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Woman Scorned

movie

'Sylvia' cartoonist Nicole Hollander finds I Shot Andy Warhol a disturbing take on female rage By David Templeton


Writer David Templeton specializes in taking interesting people to interesting movies in his ongoing quest for the ultimate post-film conversation. This time around, he takes a call from innovative cartoonist Nicole Hollander (creator of the philosophical comic strip Sylvia), to discuss I Shot Andy Warhol, a disturbingly lighthearted treatment of the life of 1960s protofeminist Valerie Solanis.

Nicole Hollander has seen I Shot Andy Warhol not once, but twice, and not necessarily because she liked it.

"I only felt that I could see it another way if I saw it again," she explains, having called from her home in Chicago. "Besides I knew I'd be discussing it with you, and I like to be prepared."

She demonstrates her infectious laugh; even over the phone, separated by hundreds of miles, Hollander seems up-close and personable, funny, smart, and slightly crotchety, the kind of human you instantly want to be friends with. In that, she is not unlike Sylvia, her wisecracking cartoon creation, whose sensible, dead-on comments about life, etc. are worshipped daily in over 60 newspapers around the world and in numerous books.

Not so instantly likable is the movie we are discussing, an odd, strangely structured little film that is nevertheless endlessly fascinating. A bio-pic of sorts, I Shot is the story of Valerie Solanis (Lili Taylor), the brilliant but unhinged New York writer/hustler who, in the mid 1960s, crafted a shocking, satirical manuscript (it advocates worldwide economic disruption and the elimination of the male sex), that was virtually ignored at the time, yet is now, several years after Solanis' death, viewed as a feminist classic.

Titled The SCUM Manifesto (SCUM means the Society for Cutting Up Men), the book is a scathing, darkly funny work that the iconoclastic New York artist Andy Warhol was vaguely supportive of. When his tentative enthusiasm for her work, and for Valerie herself, waned, she convinced herself that he was trying to steal the manifesto, and her other writings, for himself.

So she shot him.

"I wanted to see what The SCUM Manifesto really was," Hollander continues. "So I went out looking for it."

She ended up locating excerpts within the pages of Sisterhood Is Powerful: An Anthology of Writings From the Women's Liberation Movement (Vintage, 1970). "First of all, I thought her writing was far more witty than it seemed in the movie. She describes things like Suicide Centers that men would be allowed to go to. Now, that's quite funny.

"And then, the more I read, the more the movie became like--a movie. One person's version of this woman's life. It wasn't very accurate."

She recalls a moment in the film where Solanis flips on the TV to see organized groups of women picketing the Miss America Pageant, merrily burning their bras. "They stole my idea!" Solanis shouts, apparently meaning feminism in general. "I should be there!"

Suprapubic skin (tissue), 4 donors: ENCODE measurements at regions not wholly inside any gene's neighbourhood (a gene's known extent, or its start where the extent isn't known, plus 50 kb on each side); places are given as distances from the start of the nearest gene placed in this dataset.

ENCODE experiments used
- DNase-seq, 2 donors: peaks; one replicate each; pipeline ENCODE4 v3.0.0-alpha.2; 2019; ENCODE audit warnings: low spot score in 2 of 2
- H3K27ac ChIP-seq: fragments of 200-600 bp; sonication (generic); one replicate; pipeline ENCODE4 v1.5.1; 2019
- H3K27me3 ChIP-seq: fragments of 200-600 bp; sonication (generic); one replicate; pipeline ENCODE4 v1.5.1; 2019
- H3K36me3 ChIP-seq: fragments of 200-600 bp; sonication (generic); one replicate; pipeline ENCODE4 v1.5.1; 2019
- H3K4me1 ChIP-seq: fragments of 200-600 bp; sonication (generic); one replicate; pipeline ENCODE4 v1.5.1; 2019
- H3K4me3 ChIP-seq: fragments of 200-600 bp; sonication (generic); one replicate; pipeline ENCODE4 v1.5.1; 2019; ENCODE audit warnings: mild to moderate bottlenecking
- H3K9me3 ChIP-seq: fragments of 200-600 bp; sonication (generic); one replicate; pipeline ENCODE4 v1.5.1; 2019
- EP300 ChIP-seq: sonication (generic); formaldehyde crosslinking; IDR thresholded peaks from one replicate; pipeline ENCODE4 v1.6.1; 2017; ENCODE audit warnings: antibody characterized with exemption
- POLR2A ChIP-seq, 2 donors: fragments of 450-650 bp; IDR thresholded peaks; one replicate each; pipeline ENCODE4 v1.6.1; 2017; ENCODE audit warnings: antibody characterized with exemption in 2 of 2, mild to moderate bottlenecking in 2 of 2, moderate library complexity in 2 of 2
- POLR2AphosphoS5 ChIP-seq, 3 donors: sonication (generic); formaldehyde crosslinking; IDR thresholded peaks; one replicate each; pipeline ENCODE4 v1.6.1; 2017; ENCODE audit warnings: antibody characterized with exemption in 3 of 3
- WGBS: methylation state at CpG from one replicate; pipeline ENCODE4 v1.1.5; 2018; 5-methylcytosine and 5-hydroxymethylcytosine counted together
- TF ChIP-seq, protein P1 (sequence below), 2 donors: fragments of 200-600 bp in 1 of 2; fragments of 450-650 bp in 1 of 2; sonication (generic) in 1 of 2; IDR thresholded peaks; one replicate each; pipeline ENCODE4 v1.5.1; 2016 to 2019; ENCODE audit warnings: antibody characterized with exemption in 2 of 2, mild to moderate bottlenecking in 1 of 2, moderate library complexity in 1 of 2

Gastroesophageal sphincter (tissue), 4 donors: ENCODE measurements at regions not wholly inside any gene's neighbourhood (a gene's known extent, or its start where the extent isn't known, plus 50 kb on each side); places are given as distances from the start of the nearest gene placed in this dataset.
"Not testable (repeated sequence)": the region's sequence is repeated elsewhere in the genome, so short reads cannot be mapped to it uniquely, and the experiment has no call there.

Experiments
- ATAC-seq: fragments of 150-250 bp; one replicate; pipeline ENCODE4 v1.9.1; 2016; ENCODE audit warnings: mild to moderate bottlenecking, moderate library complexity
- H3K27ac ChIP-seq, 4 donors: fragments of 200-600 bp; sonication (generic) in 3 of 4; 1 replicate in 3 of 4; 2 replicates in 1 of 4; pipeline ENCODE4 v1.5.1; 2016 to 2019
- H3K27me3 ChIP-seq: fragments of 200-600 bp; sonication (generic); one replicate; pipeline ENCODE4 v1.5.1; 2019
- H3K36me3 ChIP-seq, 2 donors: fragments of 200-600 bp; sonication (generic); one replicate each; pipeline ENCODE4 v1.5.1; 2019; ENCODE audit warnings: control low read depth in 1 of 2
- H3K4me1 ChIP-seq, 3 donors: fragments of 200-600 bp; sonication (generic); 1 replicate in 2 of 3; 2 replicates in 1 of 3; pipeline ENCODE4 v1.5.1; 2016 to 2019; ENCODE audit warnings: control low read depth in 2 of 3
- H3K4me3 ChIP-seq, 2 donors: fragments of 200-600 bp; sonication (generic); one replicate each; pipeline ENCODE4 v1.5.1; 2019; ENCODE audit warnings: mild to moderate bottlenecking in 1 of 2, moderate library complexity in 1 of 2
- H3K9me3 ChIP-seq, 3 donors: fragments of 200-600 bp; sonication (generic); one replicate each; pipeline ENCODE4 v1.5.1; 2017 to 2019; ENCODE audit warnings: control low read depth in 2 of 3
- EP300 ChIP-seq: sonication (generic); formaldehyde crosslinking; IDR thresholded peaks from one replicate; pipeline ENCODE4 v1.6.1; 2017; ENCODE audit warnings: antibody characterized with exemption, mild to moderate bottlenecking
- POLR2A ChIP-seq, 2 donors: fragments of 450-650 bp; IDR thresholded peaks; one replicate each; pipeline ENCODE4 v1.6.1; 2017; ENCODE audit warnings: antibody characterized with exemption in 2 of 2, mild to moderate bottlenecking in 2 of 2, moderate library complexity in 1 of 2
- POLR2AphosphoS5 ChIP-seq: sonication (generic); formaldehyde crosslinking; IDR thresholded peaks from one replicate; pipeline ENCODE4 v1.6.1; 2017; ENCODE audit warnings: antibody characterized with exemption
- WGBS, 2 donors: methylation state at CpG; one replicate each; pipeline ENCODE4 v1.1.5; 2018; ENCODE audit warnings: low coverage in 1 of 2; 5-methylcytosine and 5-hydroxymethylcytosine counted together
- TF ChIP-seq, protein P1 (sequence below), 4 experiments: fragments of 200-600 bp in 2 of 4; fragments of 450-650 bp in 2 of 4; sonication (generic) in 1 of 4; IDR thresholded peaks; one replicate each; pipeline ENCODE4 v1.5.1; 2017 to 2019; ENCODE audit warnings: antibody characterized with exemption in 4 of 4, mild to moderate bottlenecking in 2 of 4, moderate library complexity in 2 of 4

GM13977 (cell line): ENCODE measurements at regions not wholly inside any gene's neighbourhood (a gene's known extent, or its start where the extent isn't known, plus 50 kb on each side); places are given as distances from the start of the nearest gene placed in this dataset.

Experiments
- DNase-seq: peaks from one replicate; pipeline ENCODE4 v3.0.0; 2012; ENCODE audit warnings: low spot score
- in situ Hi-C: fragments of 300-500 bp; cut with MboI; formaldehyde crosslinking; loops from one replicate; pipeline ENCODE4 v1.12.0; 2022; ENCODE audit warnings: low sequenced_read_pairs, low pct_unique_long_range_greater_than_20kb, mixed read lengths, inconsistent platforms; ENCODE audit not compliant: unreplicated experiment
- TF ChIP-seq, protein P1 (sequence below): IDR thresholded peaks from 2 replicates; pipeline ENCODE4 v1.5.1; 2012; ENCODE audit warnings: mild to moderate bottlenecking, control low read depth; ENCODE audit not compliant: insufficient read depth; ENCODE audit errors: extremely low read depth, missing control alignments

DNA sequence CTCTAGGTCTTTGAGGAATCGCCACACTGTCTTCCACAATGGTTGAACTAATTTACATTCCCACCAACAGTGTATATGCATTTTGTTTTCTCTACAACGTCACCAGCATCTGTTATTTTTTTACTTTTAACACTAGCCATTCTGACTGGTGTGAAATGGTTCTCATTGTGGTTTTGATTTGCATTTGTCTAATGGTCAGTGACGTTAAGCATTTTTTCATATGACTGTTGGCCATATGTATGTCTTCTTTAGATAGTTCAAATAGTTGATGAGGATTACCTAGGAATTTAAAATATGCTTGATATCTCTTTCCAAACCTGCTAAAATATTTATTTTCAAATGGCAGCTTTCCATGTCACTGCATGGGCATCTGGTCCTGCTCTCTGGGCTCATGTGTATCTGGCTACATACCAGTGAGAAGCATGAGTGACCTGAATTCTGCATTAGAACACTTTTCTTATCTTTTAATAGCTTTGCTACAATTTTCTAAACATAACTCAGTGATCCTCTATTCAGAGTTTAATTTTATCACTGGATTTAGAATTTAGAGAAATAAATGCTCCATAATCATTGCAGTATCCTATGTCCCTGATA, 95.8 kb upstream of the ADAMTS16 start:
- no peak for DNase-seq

"Remember that?" Hollander queries. "Well, let me read you something from the manifesto.

"'SCUM will not picket, demonstrate, march or strike to attempt to achieve its ends,'" she reads. "'Such tactics are for nice genteel ladies who scrupulously take only such action as is guaranteed to be ineffective. . . . If SCUM ever marches, it will only be over LBJ's stupid, sickening face; if SCUM ever strikes, it will be in the dark with a six-inch blade.'

"When I saw the film before I read the manifesto," she continues, "I thought, 'This is interesting, that when you develop an idea alone, in isolation, you have no idea that there are other people out there who are also thinking the same way that you do. She didn't need to be as isolated as she was.

"Then I thought again, 'Well, she was so revolutionary. I don't think she would have been comfortable in any movement that was not her own. She was not a compromiser. And if we go from what she wrote herself, it would have been very unlikely for her to have said, 'I should be there!' She would have despised them."

And yet, with her education, her radically sharp wit, and her genius at articulating her rage, might she not have become an important voice in the feminist movement, had she not been so, well, so nuts? "I don't know," replies Hollander doubtfully. "We know that she was abused as a child, and was essentially handicapped by her childhood. She had an apparent inability to choose to enter mainstream life. Here was a woman who was in your face all the time. It was so 'unfeminine.' Her message was unpalatable to the times, because it was so anti-capitalist, and so anti-male. She could never have been heard.

"I remember one time I was in New York, with a friend," she adds, "and there were a lot of homeless people who were acting out on the sidewalk. And she said to me, 'See? Even among the mad people, the men are louder.'"

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